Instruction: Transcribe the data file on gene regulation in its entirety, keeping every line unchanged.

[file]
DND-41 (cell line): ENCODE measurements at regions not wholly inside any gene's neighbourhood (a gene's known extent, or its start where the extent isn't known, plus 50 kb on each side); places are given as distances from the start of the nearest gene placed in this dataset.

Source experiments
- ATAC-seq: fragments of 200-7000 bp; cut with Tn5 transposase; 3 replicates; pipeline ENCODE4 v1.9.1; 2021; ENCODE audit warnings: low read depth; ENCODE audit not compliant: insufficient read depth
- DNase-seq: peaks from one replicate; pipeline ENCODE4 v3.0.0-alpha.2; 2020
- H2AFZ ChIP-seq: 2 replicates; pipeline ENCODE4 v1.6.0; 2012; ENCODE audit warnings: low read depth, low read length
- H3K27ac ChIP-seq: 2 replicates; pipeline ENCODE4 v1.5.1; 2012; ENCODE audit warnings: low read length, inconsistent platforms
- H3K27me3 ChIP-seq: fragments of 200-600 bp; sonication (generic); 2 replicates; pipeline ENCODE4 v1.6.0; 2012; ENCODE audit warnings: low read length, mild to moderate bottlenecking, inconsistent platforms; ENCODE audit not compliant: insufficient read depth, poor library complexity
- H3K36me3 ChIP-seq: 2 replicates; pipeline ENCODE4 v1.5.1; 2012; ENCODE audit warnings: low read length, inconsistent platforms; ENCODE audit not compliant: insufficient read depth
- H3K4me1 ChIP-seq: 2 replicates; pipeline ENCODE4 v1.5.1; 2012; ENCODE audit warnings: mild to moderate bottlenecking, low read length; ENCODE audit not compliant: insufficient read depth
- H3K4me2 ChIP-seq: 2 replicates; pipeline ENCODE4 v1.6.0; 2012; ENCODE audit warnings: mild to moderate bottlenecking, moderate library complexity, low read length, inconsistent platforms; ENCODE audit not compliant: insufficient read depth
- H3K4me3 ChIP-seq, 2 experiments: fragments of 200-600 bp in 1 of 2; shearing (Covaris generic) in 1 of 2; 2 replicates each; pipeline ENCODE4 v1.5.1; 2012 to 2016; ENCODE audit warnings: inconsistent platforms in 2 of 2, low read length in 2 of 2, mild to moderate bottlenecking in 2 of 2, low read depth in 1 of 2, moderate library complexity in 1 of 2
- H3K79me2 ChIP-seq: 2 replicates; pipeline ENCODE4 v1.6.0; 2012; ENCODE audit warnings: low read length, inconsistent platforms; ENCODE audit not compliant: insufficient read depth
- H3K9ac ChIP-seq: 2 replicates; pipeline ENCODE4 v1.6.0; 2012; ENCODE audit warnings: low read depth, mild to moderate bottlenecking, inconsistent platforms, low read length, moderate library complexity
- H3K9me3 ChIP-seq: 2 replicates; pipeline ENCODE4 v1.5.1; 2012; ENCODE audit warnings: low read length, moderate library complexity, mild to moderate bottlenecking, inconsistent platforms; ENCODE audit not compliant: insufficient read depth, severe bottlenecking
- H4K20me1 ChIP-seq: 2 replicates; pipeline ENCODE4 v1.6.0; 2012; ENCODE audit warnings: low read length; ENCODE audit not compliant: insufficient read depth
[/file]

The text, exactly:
DND-41 (cell line): ENCODE measurements at regions not wholly inside any gene's neighbourhood (a gene's known extent, or its start where the extent isn't known, plus 50 kb on each side); places are given as distances from the start of the nearest gene placed in this dataset.

Source experiments
- ATAC-seq: fragments of 200-7000 bp; cut with Tn5 transposase; 3 replicates; pipeline ENCODE4 v1.9.1; 2021; ENCODE audit warnings: low read depth; ENCODE audit not compliant: insufficient read depth
- DNase-seq: peaks from one replicate; pipeline ENCODE4 v3.0.0-alpha.2; 2020
- H2AFZ ChIP-seq: 2 replicates; pipeline ENCODE4 v1.6.0; 2012; ENCODE audit warnings: low read depth, low read length
- H3K27ac ChIP-seq: 2 replicates; pipeline ENCODE4 v1.5.1; 2012; ENCODE audit warnings: low read length, inconsistent platforms
- H3K27me3 ChIP-seq: fragments of 200-600 bp; sonication (generic); 2 replicates; pipeline ENCODE4 v1.6.0; 2012; ENCODE audit warnings: low read length, mild to moderate bottlenecking, inconsistent platforms; ENCODE audit not compliant: insufficient read depth, poor library complexity
- H3K36me3 ChIP-seq: 2 replicates; pipeline ENCODE4 v1.5.1; 2012; ENCODE audit warnings: low read length, inconsistent platforms; ENCODE audit not compliant: insufficient read depth
- H3K4me1 ChIP-seq: 2 replicates; pipeline ENCODE4 v1.5.1; 2012; ENCODE audit warnings: mild to moderate bottlenecking, low read length; ENCODE audit not compliant: insufficient read depth
- H3K4me2 ChIP-seq: 2 replicates; pipeline ENCODE4 v1.6.0; 2012; ENCODE audit warnings: mild to moderate bottlenecking, moderate library complexity, low read length, inconsistent platforms; ENCODE audit not compliant: insufficient read depth
- H3K4me3 ChIP-seq, 2 experiments: fragments of 200-600 bp in 1 of 2; shearing (Covaris generic) in 1 of 2; 2 replicates each; pipeline ENCODE4 v1.5.1; 2012 to 2016; ENCODE audit warnings: inconsistent platforms in 2 of 2, low read length in 2 of 2, mild to moderate bottlenecking in 2 of 2, low read depth in 1 of 2, moderate library complexity in 1 of 2
- H3K79me2 ChIP-seq: 2 replicates; pipeline ENCODE4 v1.6.0; 2012; ENCODE audit warnings: low read length, inconsistent platforms; ENCODE audit not compliant: insufficient read depth
- H3K9ac ChIP-seq: 2 replicates; pipeline ENCODE4 v1.6.0; 2012; ENCODE audit warnings: low read depth, mild to moderate bottlenecking, inconsistent platforms, low read length, moderate library complexity
- H3K9me3 ChIP-seq: 2 replicates; pipeline ENCODE4 v1.5.1; 2012; ENCODE audit warnings: low read length, moderate library complexity, mild to moderate bottlenecking, inconsistent platforms; ENCODE audit not compliant: insufficient read depth, severe bottlenecking
- H4K20me1 ChIP-seq: 2 replicates; pipeline ENCODE4 v1.6.0; 2012; ENCODE audit warnings: low read length; ENCODE audit not compliant: insufficient read depth